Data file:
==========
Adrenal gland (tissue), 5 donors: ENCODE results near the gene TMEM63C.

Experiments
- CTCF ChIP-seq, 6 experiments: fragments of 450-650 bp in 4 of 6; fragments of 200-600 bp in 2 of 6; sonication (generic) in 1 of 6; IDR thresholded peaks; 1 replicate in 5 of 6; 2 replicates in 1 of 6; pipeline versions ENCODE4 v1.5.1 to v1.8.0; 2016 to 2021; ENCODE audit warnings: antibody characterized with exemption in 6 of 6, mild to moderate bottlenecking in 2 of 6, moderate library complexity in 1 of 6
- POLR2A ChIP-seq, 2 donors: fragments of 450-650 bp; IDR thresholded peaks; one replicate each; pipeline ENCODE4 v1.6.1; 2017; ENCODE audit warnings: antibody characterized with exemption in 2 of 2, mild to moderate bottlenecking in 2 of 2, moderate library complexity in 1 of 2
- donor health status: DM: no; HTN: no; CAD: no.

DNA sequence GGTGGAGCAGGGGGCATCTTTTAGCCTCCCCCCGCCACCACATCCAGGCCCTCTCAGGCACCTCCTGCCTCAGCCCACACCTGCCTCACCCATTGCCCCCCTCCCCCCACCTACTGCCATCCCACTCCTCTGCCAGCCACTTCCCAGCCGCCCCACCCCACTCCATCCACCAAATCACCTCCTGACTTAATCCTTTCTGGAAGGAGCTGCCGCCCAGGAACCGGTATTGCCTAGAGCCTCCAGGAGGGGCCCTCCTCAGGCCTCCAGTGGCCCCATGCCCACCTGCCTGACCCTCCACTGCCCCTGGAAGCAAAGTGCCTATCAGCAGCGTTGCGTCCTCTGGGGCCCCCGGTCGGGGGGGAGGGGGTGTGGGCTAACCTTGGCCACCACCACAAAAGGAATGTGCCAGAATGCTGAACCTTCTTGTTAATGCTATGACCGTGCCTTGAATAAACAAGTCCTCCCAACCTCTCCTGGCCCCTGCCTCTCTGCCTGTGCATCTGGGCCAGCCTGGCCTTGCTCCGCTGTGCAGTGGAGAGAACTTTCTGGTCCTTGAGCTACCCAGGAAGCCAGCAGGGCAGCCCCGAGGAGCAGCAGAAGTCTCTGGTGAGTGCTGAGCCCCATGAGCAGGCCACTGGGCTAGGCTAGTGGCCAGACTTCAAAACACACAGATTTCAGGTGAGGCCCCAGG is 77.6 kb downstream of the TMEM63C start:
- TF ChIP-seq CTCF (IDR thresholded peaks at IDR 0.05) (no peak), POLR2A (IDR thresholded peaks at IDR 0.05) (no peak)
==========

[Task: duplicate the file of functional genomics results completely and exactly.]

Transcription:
Adrenal gland (tissue), 5 donors: ENCODE results near the gene TMEM63C.

Experiments
- CTCF ChIP-seq, 6 experiments: fragments of 450-650 bp in 4 of 6; fragments of 200-600 bp in 2 of 6; sonication (generic) in 1 of 6; IDR thresholded peaks; 1 replicate in 5 of 6; 2 replicates in 1 of 6; pipeline versions ENCODE4 v1.5.1 to v1.8.0; 2016 to 2021; ENCODE audit warnings: antibody characterized with exemption in 6 of 6, mild to moderate bottlenecking in 2 of 6, moderate library complexity in 1 of 6
- POLR2A ChIP-seq, 2 donors: fragments of 450-650 bp; IDR thresholded peaks; one replicate each; pipeline ENCODE4 v1.6.1; 2017; ENCODE audit warnings: antibody characterized with exemption in 2 of 2, mild to moderate bottlenecking in 2 of 2, moderate library complexity in 1 of 2
- donor health status: DM: no; HTN: no; CAD: no.

DNA sequence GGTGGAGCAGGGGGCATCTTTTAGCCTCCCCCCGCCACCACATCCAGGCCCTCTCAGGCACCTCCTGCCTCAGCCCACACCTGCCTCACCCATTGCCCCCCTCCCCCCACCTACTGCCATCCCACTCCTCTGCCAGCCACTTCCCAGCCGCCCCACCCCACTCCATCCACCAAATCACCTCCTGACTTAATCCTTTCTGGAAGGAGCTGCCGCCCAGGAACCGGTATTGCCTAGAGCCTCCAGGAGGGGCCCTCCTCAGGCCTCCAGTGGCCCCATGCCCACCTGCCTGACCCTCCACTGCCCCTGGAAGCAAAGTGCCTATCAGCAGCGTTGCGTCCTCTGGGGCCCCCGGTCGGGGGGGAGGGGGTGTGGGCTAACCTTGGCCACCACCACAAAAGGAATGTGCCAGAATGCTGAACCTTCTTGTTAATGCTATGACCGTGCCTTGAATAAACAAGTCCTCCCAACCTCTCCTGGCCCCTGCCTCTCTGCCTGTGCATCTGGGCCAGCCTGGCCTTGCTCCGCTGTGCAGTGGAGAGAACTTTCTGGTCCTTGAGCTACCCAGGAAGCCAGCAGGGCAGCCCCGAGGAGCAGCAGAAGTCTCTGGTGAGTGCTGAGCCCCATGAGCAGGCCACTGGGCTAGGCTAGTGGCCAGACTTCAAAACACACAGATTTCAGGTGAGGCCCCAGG is 77.6 kb downstream of the TMEM63C start:
- TF ChIP-seq CTCF (IDR thresholded peaks at IDR 0.05) (no peak), POLR2A (IDR thresholded peaks at IDR 0.05) (no peak)